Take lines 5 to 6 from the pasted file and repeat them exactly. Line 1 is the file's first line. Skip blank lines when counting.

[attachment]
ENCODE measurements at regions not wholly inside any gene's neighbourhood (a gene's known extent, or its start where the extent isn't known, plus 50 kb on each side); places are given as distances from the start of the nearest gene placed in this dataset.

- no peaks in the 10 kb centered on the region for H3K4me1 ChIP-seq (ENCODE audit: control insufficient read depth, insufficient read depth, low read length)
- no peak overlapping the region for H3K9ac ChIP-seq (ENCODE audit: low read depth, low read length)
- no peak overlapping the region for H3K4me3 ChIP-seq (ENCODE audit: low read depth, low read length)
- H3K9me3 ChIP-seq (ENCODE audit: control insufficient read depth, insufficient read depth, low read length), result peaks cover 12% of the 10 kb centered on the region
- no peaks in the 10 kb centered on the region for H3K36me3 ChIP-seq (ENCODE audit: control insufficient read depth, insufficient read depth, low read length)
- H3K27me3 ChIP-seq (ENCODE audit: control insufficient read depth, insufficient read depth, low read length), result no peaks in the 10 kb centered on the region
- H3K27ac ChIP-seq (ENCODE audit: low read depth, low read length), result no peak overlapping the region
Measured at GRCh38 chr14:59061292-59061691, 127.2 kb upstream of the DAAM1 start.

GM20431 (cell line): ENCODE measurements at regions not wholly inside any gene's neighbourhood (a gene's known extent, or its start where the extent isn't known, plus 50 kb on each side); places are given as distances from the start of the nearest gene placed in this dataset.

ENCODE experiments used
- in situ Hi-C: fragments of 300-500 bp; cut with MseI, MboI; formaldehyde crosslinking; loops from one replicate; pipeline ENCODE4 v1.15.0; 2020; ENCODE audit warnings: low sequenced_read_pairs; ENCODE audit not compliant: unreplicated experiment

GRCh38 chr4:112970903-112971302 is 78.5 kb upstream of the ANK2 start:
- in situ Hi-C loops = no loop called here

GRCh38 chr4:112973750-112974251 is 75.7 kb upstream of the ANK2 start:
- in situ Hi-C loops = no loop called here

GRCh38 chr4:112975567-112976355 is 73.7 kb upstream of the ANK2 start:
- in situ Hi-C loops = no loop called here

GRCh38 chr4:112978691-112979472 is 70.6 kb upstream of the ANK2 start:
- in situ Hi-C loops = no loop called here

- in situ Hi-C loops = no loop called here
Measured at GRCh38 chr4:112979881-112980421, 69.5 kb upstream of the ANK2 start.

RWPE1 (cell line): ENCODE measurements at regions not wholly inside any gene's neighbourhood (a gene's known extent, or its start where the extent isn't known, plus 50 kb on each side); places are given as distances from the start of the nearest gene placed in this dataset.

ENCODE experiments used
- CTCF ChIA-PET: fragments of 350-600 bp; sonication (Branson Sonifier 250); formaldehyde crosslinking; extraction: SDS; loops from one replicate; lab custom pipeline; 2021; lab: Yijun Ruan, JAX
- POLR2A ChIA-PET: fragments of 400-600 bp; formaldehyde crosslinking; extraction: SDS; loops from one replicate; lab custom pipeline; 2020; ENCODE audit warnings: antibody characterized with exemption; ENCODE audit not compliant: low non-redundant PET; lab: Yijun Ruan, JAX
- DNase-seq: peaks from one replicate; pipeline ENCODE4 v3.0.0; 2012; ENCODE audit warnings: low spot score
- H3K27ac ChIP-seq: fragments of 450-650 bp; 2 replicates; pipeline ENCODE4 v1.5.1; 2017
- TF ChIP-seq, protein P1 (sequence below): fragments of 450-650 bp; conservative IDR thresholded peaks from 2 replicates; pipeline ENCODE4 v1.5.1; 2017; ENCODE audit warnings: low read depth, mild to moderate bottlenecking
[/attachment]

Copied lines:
- H3K9me3 ChIP-seq (ENCODE audit: control insufficient read depth, insufficient read depth, low read length), result peaks cover 12% of the 10 kb centered on the region
- no peaks in the 10 kb centered on the region for H3K36me3 ChIP-seq (ENCODE audit: control insufficient read depth, insufficient read depth, low read length)